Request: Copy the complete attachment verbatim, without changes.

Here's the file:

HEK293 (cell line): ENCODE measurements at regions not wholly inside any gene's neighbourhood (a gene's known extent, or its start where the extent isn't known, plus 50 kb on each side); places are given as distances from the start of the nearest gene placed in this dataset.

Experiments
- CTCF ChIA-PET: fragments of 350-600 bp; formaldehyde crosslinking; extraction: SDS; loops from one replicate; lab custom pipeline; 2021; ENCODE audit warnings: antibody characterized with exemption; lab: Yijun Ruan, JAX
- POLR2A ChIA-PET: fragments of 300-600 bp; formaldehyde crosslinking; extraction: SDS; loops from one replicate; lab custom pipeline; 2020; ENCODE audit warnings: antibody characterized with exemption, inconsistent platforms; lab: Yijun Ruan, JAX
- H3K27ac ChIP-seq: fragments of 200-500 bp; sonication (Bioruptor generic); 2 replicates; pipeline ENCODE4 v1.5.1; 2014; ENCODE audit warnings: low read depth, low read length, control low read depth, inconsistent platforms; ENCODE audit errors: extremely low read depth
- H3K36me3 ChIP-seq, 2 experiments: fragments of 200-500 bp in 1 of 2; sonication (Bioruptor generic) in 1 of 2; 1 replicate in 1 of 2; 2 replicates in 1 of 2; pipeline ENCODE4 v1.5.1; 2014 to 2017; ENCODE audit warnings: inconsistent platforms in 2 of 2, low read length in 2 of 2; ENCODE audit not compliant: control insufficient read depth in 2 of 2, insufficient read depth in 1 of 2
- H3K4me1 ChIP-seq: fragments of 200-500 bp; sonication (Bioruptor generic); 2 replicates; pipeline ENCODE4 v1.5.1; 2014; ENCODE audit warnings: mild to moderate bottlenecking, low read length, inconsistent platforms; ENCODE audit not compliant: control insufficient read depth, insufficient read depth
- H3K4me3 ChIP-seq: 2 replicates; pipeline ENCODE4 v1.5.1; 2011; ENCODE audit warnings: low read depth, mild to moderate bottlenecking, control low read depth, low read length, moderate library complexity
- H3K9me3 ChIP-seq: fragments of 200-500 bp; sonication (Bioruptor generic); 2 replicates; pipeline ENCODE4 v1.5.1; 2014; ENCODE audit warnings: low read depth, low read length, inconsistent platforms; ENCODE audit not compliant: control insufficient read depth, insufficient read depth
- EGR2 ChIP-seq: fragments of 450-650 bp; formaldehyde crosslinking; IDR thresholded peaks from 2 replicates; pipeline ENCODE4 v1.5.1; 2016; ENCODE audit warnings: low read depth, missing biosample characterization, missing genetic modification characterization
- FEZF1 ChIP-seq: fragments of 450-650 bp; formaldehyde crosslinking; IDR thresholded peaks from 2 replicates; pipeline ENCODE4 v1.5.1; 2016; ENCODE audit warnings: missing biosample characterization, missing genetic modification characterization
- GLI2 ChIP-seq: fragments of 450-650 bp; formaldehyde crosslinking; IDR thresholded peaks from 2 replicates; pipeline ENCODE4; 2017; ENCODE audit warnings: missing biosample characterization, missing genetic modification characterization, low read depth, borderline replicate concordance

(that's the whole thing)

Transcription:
HEK293 (cell line): ENCODE measurements at regions not wholly inside any gene's neighbourhood (a gene's known extent, or its start where the extent isn't known, plus 50 kb on each side); places are given as distances from the start of the nearest gene placed in this dataset.

Experiments
- CTCF ChIA-PET: fragments of 350-600 bp; formaldehyde crosslinking; extraction: SDS; loops from one replicate; lab custom pipeline; 2021; ENCODE audit warnings: antibody characterized with exemption; lab: Yijun Ruan, JAX
- POLR2A ChIA-PET: fragments of 300-600 bp; formaldehyde crosslinking; extraction: SDS; loops from one replicate; lab custom pipeline; 2020; ENCODE audit warnings: antibody characterized with exemption, inconsistent platforms; lab: Yijun Ruan, JAX
- H3K27ac ChIP-seq: fragments of 200-500 bp; sonication (Bioruptor generic); 2 replicates; pipeline ENCODE4 v1.5.1; 2014; ENCODE audit warnings: low read depth, low read length, control low read depth, inconsistent platforms; ENCODE audit errors: extremely low read depth
- H3K36me3 ChIP-seq, 2 experiments: fragments of 200-500 bp in 1 of 2; sonication (Bioruptor generic) in 1 of 2; 1 replicate in 1 of 2; 2 replicates in 1 of 2; pipeline ENCODE4 v1.5.1; 2014 to 2017; ENCODE audit warnings: inconsistent platforms in 2 of 2, low read length in 2 of 2; ENCODE audit not compliant: control insufficient read depth in 2 of 2, insufficient read depth in 1 of 2
- H3K4me1 ChIP-seq: fragments of 200-500 bp; sonication (Bioruptor generic); 2 replicates; pipeline ENCODE4 v1.5.1; 2014; ENCODE audit warnings: mild to moderate bottlenecking, low read length, inconsistent platforms; ENCODE audit not compliant: control insufficient read depth, insufficient read depth
- H3K4me3 ChIP-seq: 2 replicates; pipeline ENCODE4 v1.5.1; 2011; ENCODE audit warnings: low read depth, mild to moderate bottlenecking, control low read depth, low read length, moderate library complexity
- H3K9me3 ChIP-seq: fragments of 200-500 bp; sonication (Bioruptor generic); 2 replicates; pipeline ENCODE4 v1.5.1; 2014; ENCODE audit warnings: low read depth, low read length, inconsistent platforms; ENCODE audit not compliant: control insufficient read depth, insufficient read depth
- EGR2 ChIP-seq: fragments of 450-650 bp; formaldehyde crosslinking; IDR thresholded peaks from 2 replicates; pipeline ENCODE4 v1.5.1; 2016; ENCODE audit warnings: low read depth, missing biosample characterization, missing genetic modification characterization
- FEZF1 ChIP-seq: fragments of 450-650 bp; formaldehyde crosslinking; IDR thresholded peaks from 2 replicates; pipeline ENCODE4 v1.5.1; 2016; ENCODE audit warnings: missing biosample characterization, missing genetic modification characterization
- GLI2 ChIP-seq: fragments of 450-650 bp; formaldehyde crosslinking; IDR thresholded peaks from 2 replicates; pipeline ENCODE4; 2017; ENCODE audit warnings: missing biosample characterization, missing genetic modification characterization, low read depth, borderline replicate concordance